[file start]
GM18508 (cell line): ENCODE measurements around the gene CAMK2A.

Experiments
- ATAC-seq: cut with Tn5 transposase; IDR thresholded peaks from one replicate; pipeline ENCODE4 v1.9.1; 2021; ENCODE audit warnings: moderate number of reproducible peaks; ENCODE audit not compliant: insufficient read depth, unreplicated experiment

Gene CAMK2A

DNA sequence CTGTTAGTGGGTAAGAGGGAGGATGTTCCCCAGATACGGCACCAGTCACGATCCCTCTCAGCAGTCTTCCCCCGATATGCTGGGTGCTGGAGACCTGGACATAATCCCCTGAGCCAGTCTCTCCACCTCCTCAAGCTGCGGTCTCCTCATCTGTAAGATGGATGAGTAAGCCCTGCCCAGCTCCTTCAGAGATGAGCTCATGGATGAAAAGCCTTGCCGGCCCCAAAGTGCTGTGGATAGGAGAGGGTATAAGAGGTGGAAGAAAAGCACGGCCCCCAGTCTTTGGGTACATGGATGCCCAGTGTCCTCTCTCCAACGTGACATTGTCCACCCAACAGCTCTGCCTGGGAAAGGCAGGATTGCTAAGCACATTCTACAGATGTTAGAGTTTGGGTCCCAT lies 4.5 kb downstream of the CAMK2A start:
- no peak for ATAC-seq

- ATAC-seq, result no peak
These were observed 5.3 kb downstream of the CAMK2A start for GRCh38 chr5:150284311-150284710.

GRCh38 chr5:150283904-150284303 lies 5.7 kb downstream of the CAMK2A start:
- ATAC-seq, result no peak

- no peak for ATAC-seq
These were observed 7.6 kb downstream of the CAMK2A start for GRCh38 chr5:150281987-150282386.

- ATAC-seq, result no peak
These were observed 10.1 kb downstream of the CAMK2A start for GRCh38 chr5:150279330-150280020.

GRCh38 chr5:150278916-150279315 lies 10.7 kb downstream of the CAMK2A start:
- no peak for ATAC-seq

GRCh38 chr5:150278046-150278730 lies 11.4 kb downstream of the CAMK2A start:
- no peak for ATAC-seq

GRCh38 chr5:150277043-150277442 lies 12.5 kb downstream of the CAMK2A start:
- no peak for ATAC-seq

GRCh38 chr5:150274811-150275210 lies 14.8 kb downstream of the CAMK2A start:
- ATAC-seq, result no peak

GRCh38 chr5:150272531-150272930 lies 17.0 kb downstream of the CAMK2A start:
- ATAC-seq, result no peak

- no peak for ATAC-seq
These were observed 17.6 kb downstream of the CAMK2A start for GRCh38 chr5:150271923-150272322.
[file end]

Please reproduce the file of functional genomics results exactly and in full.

GM18508 (cell line): ENCODE measurements around the gene CAMK2A.

Experiments
- ATAC-seq: cut with Tn5 transposase; IDR thresholded peaks from one replicate; pipeline ENCODE4 v1.9.1; 2021; ENCODE audit warnings: moderate number of reproducible peaks; ENCODE audit not compliant: insufficient read depth, unreplicated experiment

Gene CAMK2A

DNA sequence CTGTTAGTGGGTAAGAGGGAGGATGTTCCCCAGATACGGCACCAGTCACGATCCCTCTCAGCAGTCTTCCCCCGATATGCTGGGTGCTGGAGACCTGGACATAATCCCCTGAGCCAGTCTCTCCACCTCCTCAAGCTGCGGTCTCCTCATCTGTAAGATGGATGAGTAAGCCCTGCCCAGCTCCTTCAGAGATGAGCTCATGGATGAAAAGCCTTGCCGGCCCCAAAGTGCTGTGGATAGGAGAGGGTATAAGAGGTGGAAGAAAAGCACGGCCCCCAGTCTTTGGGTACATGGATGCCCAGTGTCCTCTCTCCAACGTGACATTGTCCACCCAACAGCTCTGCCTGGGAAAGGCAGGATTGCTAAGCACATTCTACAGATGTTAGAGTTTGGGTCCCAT lies 4.5 kb downstream of the CAMK2A start:
- no peak for ATAC-seq

- ATAC-seq, result no peak
These were observed 5.3 kb downstream of the CAMK2A start for GRCh38 chr5:150284311-150284710.

GRCh38 chr5:150283904-150284303 lies 5.7 kb downstream of the CAMK2A start:
- ATAC-seq, result no peak

- no peak for ATAC-seq
These were observed 7.6 kb downstream of the CAMK2A start for GRCh38 chr5:150281987-150282386.

- ATAC-seq, result no peak
These were observed 10.1 kb downstream of the CAMK2A start for GRCh38 chr5:150279330-150280020.

GRCh38 chr5:150278916-150279315 lies 10.7 kb downstream of the CAMK2A start:
- no peak for ATAC-seq

GRCh38 chr5:150278046-150278730 lies 11.4 kb downstream of the CAMK2A start:
- no peak for ATAC-seq

GRCh38 chr5:150277043-150277442 lies 12.5 kb downstream of the CAMK2A start:
- no peak for ATAC-seq

GRCh38 chr5:150274811-150275210 lies 14.8 kb downstream of the CAMK2A start:
- ATAC-seq, result no peak

GRCh38 chr5:150272531-150272930 lies 17.0 kb downstream of the CAMK2A start:
- ATAC-seq, result no peak

- no peak for ATAC-seq
These were observed 17.6 kb downstream of the CAMK2A start for GRCh38 chr5:150271923-150272322.